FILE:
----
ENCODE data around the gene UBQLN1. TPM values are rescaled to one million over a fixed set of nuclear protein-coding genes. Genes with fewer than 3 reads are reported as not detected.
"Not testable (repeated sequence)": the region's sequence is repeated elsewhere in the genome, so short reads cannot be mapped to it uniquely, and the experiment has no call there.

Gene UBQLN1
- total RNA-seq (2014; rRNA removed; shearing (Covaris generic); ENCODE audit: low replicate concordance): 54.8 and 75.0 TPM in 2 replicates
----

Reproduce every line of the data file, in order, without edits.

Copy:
ENCODE data around the gene UBQLN1. TPM values are rescaled to one million over a fixed set of nuclear protein-coding genes. Genes with fewer than 3 reads are reported as not detected.
"Not testable (repeated sequence)": the region's sequence is repeated elsewhere in the genome, so short reads cannot be mapped to it uniquely, and the experiment has no call there.

Gene UBQLN1
- total RNA-seq (2014; rRNA removed; shearing (Covaris generic); ENCODE audit: low replicate concordance): 54.8 and 75.0 TPM in 2 replicates